A highlights video of the 2-hour call hasn’t been made available yet, but in the meantime, he’s an excellent write-up by BusinessWeek senior editor and content chief Diane Brady. She also ably moderated the call.

Via businessweek.com:

Climate Change Becomes a Business Reality

The takeaway from the discussions today with a mix of business leaders and investors at the CDP Global Climate Change Forum, which I moderated from New York, is that growing private-sector efforts to reduce greenhouse gases simply can’t move the needle on its own.What’s needed is government action to curb emissions through everything from taxes, carbon caps, and credits that can be traded, as well as incentives to invest in projects and products that may not pay off for years.

Businesses understand that climate change is real, that it is irrevocably changing our planet, and that they hold significant responsibility to make it better. Fewer emissions. Less water. Decreased pollution. Restored ecosystems. Healthier workplaces and homes.

Now that it’s a becoming reality for the business world, we need to ensure that the U.S. government is on board as well. And in serious action.

That’s where we all come in as citizens.

Green Business: Obama Clears Energy Policy Roadblocks for Business Growth

Lead, follow, or get out of the way.

Last night President Obama declared that tackling climate change is good for our country, our citizens, our economy and our planet.

Via the New York Times:

Obama Counterpunches “Climate Change is Not a Hoax”

“And, yes,” the president said, “my plan will continue to reduce the carbon pollution that is heating our planet – because climate change is not a hoax. More droughts and floods and wildfires are not a joke. They are a threat to our children’s future. And in this election you can do something about it.”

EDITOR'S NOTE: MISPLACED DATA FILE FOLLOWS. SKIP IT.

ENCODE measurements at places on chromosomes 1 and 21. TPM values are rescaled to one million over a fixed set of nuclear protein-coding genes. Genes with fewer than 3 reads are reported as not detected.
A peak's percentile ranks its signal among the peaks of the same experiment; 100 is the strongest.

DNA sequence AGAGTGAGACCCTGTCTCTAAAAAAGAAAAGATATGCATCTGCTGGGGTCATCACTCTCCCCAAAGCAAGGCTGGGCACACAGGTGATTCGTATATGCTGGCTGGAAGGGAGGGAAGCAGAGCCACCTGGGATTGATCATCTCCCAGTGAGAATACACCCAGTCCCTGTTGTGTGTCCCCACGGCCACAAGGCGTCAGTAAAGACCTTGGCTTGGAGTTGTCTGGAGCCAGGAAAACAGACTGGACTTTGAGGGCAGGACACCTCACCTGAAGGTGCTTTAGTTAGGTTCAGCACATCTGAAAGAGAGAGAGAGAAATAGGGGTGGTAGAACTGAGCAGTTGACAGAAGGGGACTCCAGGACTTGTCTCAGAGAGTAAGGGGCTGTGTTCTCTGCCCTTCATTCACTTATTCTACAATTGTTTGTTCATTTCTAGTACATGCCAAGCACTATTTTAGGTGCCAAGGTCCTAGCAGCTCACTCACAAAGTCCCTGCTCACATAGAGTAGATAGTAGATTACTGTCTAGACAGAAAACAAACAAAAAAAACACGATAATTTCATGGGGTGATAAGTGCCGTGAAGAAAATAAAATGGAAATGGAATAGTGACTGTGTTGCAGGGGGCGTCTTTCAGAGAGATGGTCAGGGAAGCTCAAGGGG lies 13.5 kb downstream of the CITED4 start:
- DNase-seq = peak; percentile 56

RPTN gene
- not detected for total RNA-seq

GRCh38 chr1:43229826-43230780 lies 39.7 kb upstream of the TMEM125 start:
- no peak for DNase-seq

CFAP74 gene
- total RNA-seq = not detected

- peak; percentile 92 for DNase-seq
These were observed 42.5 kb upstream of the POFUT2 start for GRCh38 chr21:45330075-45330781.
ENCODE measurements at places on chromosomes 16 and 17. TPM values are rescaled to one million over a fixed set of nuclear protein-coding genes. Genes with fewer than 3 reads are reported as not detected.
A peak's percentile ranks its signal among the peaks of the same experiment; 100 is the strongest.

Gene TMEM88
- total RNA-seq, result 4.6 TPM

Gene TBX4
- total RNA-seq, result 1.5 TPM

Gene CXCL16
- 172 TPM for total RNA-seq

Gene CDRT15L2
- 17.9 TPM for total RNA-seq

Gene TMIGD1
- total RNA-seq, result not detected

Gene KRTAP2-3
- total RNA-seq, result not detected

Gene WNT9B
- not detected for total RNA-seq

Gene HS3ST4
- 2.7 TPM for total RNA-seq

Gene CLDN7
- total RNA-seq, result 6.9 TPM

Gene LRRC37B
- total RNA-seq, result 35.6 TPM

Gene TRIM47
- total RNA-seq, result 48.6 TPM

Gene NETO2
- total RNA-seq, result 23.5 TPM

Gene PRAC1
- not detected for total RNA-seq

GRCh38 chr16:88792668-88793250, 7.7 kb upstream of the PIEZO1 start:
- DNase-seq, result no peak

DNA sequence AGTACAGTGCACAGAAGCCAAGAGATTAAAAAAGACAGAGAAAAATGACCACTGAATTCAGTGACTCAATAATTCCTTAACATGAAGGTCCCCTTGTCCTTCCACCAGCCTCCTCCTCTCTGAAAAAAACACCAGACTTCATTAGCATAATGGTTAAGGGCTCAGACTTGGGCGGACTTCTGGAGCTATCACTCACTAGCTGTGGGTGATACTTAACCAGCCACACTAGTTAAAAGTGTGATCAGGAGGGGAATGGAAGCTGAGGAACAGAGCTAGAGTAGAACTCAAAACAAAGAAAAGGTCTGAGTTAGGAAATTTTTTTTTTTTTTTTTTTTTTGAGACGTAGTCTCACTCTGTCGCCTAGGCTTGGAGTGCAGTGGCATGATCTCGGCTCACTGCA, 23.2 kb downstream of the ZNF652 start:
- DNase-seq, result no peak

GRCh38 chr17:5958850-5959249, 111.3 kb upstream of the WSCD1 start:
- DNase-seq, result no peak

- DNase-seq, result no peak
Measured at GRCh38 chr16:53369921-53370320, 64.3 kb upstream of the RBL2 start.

Not that he’s been sitting around. In spite of–and despite–Congressional energy policy gridlock, the Executive branch has been moving forward on energy independence, security and job creation.

Like this Aug. 30 Executive Order to clear roadblocks that have held back private sector innovation and investment.

Via Whitehouse.gov:

Aug. 30 White House Executive Order Signed by President Obama to Accelerate Energy Efficiency

By the authority vested in me as President by the Constitution and the laws of the United States of America, and in order to promote American manufacturing by helping to facilitate investments in energy efficiency at industrial facilities, it is hereby ordered as follows:

Read this Greenbiz.com article explaining the Executive Order:

White House Efficiency Plan Will Up Output, Curb Emissions
The Executive Order aims to help address persistent regulatory, policy, and institutional barriers that have long-prevented proven efficiency technologies from being more fully utilized in the United States.

It also facilitates increased industrial energy efficiency investment through interagency coordination and convening of national and regional stakeholders.

For their part, business leaders aren’t waiting around either.

Via Insideclimatenews.org:

Major Corporations Aren’t Waiting for Washington to Reduce Emissions and Save Money

While Congress has halted work on federal climate legislation, many U.S. business are stepping up to reduce emissions.

With climate policy paralyzed in Washington, a number of leading U.S. corporations are going it alone, squeezing big reductions of climate-changing emissions from their operations and supply chains. With stakeholder criticism and other pressures building, more and more are also releasing rigorous climate data in their financial reports and enlisting third-party firms to make sure it is accurate.

Strong governmental, scientific, and public sector collaboration are a winning strategy.